What is the point of rainwear?

Of course, without giving it much thought, the obvious answer is to keep us dry. When we give it some thought and consider all the different scenarios in which we would use rain gear, we see that it isn’t necessarily being dry that is important, and often, that being dry is not only impossible, but counterproductive. Particularly as the level of exertion rises, the more unreasonable it becomes to stay dry. If you have moisture falling outside and your exertion is high enough that you’re producing heat, your body will sweat to cool itself down. So, you have moisture outside and moisture inside. Not only is it going to be impossible to stay dry, but it also wouldn’t even make any sense. Why perspire a bunch of your body’s moisture out under a rain shell? You’d be a fool to not take advantage of the external moisture to cool your body and conserve your body’s water.

So when we boil it down, most often, the real point of rainwear is to keep us warm. It can be to keep us warm in the moment, and also to keep our insulating layers warm for later. If we approach rainwear from this angle, it opens up a lot of different potential and shifts our actions and practices around it. So, the main questions become “How do we use rainwear to keep us warm and preserve our insulating layers?” and “What type of rainwear is best in what type of scenario?”. Let’s list out some scenarios and speculate on what might be the best approach.

Sitting around in cold rain or snow with static insulation (like a down puffy) as mid layer insulation under a rain shell. This scenario likely favors a waterproof breathable membrane fabric. An impermeable rain layer would tend to accumulate internal condensation because the mid layer is trapping the body heat near the body and the surface of the rain layer is cold. Any internal moisture is going to want to move away from the heat and condense onto a cold surface. This condensation would then soak back into the top of the down puffy. Down is susceptible to loft degradation from moisture. A WPB membrane might be able to move enough moisture from inside to outside to mitigate this effect a bit, but I suspect that there would still be some condensation issues. If the mid layer were less insulative and more hydrophobic, the scenario is much better, for either type of rainwear. This allows more heat to reach the surface of the rain layer so that heavy condensation is less likely, and what little there is will not soak into, or degrade a hydrophobic layer as much.

Running in cold rain, with significant exertion. This is really jumping straight to the other end of the spectrum and really tends to favor an impermeable rain layer. There is going to be a significant moisture load coming from both the inside and outside. We’ve sort of established above that if it is warm out, we really should remove all rain layers and allow the moisture to cool us. It is only when the moisture is putting us a risk of being cold, that we need to consider using a protective layer. During the times when it is warm and we are going to “embrace the wet” we would want to ensure that we are not getting essential insulating layers wet, but just getting fast drying, hydrophobic layers wet. Something like base layers or an Alpha Direct hoodie that can basically be shaken dry. Or better yet, only use the impermeable rain layer over your skin. This can provide some warmth and protection, without getting anything soaked. When exerting at higher levels, there is inevitably going to be considerable buildup of moisture inside. So why not a WPB membrane here? Well, for a few reasons. None of these WPB membranes have anywhere near enough moisture vapor transmission to keep up with exertion. Even the very, very best are only capable of keeping up with pretty low-level activity, at best. So, at a running output, these would see the same internal moisture build up. So why not have the WPB there to do what it can and then mitigate the build up from there, just the same as you would with an impermeable? Because many WPB fabrics come with pretty heavy drawbacks that aren’t worth it when you consider the small effect they would have in a scenario like this. The obvious ones are that they can be heavy and fragile. Susceptible to abrasion degradation. However, I think the biggest drawback to many of them is their tendency to absorb water. In situations like the one described above, there will be a heavy moisture load on both sides. The layers present in many WPB fabrics will soak this up and hold it. This will make a heavy shell even heavier, and it will keep you cold for long periods of time. Not all WPB does this, but many do. An impermeable layer can’t absorb any water, so it holds strong as a barrier between the moist and cold outside and the moist and warm inside. Mechanical ventilation becomes key to mitigating the internal temperature and moisture level, but there is little long-term consequence since the layer can’t absorb moisture. Just the same as we would do when “embracing the wet” without a rain layer, we would also want to choose a mid / base layer that can get wet without major consequences. You wouldn’t want to use a critical, sensitive static insulation layer in this scenario. You’d want a base layer or Alpha Direct hoodie or something.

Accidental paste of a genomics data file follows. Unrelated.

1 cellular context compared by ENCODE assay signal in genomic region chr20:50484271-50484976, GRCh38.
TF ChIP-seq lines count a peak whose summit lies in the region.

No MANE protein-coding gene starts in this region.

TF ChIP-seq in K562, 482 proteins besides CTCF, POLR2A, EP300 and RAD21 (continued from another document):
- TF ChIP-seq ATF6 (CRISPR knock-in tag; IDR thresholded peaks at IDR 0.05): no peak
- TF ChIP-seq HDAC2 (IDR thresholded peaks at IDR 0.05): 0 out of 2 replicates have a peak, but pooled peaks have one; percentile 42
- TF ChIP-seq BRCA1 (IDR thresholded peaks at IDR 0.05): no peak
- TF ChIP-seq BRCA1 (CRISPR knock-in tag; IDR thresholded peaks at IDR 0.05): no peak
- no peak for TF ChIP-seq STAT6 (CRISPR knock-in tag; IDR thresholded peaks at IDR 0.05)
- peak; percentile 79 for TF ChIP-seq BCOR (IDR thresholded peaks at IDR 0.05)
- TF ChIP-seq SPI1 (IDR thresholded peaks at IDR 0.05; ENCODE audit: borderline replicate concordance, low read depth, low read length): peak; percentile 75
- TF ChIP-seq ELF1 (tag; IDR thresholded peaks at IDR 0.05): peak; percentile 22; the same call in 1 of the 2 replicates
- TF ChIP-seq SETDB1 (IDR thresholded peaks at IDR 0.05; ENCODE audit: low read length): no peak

So we’ve outlined what I think are clear winners on the two opposite ends of the spectrum. There are a lot of scenarios in between to discuss so this page is a work in progress. More on this later……

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